Limits the number of ballots a person can have
The law aims to crack down on what critics call the “ballot harvesting” practice, which involves political agents collecting completed ballots from voters and handing them over. This practice has already been illegal in Miami-Dade County for many years.
The law restricts a person to owning two ballots other than his own, with the exception of immediate family members.
Republicans lifted the harvest ban in 2001. A statewide 2012 grand jury urged lawmakers to ban it again following cases of voter fraud in Miami, but this has generally been ignored until this year in the wake of Trump’s repeated claims about voter fraud.
Florida does not have a model of widespread voter fraud, but people have been charged sporadically. Miami mayoral race 1997 was knocked down after 55 people, including a Miami city commissioner and his chief of staff, were charged with voter fraud for manipulating mail-in ballots.
Bill expands definition of voter solicitation
Florida has already banned canvassing voters within a certain distance of polling stations, but the new law expands the ban to include areas around drop boxes and to include “engaging in any activity with intent to influence or influence a voter “.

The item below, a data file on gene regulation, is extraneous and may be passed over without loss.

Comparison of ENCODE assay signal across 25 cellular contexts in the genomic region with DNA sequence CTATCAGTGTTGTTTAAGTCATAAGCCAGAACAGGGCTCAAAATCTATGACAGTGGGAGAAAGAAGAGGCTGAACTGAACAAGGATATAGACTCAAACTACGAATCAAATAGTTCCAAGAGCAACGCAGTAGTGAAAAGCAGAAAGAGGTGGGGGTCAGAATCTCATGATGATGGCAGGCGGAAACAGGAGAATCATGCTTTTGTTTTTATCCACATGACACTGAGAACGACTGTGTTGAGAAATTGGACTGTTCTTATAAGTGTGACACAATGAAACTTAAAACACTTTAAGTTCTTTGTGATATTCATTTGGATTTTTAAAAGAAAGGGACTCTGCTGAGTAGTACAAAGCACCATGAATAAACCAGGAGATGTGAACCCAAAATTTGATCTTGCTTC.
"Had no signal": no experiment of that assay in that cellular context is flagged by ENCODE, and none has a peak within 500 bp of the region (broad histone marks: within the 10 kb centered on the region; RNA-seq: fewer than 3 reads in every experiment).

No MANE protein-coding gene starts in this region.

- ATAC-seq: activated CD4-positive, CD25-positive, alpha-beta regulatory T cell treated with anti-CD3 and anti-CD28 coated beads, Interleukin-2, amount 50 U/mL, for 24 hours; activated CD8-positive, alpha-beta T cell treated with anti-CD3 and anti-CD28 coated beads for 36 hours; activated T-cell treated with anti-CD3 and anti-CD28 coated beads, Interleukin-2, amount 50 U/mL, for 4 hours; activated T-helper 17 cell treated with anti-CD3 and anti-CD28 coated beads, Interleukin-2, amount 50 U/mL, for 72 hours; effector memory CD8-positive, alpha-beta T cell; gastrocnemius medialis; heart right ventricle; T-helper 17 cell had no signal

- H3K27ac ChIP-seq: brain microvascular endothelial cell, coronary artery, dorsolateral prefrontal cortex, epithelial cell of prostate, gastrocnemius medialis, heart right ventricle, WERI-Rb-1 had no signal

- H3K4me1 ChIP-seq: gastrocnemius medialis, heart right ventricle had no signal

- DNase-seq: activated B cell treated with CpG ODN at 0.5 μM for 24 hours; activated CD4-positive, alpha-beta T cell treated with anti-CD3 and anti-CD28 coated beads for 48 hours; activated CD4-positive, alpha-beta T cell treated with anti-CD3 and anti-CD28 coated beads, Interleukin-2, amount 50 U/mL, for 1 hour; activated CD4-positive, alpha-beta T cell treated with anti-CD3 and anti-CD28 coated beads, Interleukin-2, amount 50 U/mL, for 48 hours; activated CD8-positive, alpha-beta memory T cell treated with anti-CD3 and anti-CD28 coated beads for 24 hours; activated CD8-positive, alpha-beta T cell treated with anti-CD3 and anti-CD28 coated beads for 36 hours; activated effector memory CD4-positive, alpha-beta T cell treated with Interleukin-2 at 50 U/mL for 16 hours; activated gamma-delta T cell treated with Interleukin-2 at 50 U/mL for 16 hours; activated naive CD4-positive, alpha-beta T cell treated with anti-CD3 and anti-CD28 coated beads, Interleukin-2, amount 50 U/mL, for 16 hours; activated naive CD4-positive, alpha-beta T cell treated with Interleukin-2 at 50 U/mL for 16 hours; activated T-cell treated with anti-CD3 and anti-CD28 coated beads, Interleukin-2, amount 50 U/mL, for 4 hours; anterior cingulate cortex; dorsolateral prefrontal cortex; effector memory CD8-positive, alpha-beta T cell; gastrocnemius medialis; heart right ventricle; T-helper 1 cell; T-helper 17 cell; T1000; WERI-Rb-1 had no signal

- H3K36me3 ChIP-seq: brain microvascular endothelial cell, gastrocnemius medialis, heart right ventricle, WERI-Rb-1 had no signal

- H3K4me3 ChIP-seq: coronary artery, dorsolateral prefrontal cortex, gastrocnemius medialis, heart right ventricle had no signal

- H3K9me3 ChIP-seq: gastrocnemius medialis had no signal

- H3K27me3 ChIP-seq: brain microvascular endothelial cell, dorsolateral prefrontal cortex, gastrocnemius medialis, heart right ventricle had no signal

It doesn’t go as far as Georgian law, which expressly prohibits distributing food or water to voters online, but critics say Florida’s provision could be interpreted to prevent such “line heating“Activities by groups.
Voting rights advocates have often set up food or water giveaways such as Pizza to the Polls in urban areas known for their long queues.
Ballot boxes are generally limited to early voting hours
About 1.5 million Floridians used drop boxes in the 2020 general election rather than relying on mail or dealing with crowds indoors during the pandemic.
With the exception of the secure drop boxes at the Election Supervisor’s office, the new law states that a box can only be used during a county’s first hours of voting. This provision means that some voters cannot use drop boxes for the very reason they would like to cast a ballot at night.
The law also requires that all drop boxes be monitored in person by an employee of the supervisor, an additional expense for taxpayer-funded polling stations. The bill creates a civil penalty of $ 25,000 for a supervisor who leaves a drop box open outside of early voting hours.
The impact of this provision will vary from county to county. The law does not change procedures in counties such as Miami-Dade, which provided drop boxes during the early hours of voting in 2020. But that will be a change for counties that rely on CCTV rather than CCTV. staff or offer more hours.
Palm Beach County provided 24/7 access to drop boxes at its four election offices that were monitored by sheriff’s office workers – but the new law only allows election workers to monitor polls. boxes. Palm Beach Election Supervisor Wendy Sartory Link said she would try to find election workers to work overtime to monitor clubs at night and on weekends, but there will be no access 24/7. The drop box at the main office was very busy in the weeks leading up to election day.
“It was constant – never more than 30 seconds without someone in a drop box, cars coming every day all day,” she said.